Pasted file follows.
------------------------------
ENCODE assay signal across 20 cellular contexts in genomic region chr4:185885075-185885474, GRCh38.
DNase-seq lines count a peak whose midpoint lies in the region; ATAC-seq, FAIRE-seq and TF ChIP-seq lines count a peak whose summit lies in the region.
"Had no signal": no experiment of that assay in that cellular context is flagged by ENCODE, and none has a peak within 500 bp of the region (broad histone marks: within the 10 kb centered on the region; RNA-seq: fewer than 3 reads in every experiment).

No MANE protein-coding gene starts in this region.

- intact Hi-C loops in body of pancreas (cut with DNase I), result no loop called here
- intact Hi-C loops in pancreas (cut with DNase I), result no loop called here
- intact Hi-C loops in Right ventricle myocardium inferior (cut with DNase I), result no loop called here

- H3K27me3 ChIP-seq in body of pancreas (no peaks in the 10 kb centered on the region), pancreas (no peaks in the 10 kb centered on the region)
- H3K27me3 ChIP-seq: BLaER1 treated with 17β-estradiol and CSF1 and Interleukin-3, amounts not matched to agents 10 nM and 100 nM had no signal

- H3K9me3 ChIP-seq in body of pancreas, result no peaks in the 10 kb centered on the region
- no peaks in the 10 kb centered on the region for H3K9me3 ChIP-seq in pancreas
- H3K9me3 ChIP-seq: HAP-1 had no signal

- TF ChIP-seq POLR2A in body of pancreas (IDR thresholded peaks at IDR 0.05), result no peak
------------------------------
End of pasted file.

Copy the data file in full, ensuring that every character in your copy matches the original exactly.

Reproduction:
ENCODE assay signal across 20 cellular contexts in genomic region chr4:185885075-185885474, GRCh38.
DNase-seq lines count a peak whose midpoint lies in the region; ATAC-seq, FAIRE-seq and TF ChIP-seq lines count a peak whose summit lies in the region.
"Had no signal": no experiment of that assay in that cellular context is flagged by ENCODE, and none has a peak within 500 bp of the region (broad histone marks: within the 10 kb centered on the region; RNA-seq: fewer than 3 reads in every experiment).

No MANE protein-coding gene starts in this region.

- intact Hi-C loops in body of pancreas (cut with DNase I), result no loop called here
- intact Hi-C loops in pancreas (cut with DNase I), result no loop called here
- intact Hi-C loops in Right ventricle myocardium inferior (cut with DNase I), result no loop called here

- H3K27me3 ChIP-seq in body of pancreas (no peaks in the 10 kb centered on the region), pancreas (no peaks in the 10 kb centered on the region)
- H3K27me3 ChIP-seq: BLaER1 treated with 17β-estradiol and CSF1 and Interleukin-3, amounts not matched to agents 10 nM and 100 nM had no signal

- H3K9me3 ChIP-seq in body of pancreas, result no peaks in the 10 kb centered on the region
- no peaks in the 10 kb centered on the region for H3K9me3 ChIP-seq in pancreas
- H3K9me3 ChIP-seq: HAP-1 had no signal

- TF ChIP-seq POLR2A in body of pancreas (IDR thresholded peaks at IDR 0.05), result no peak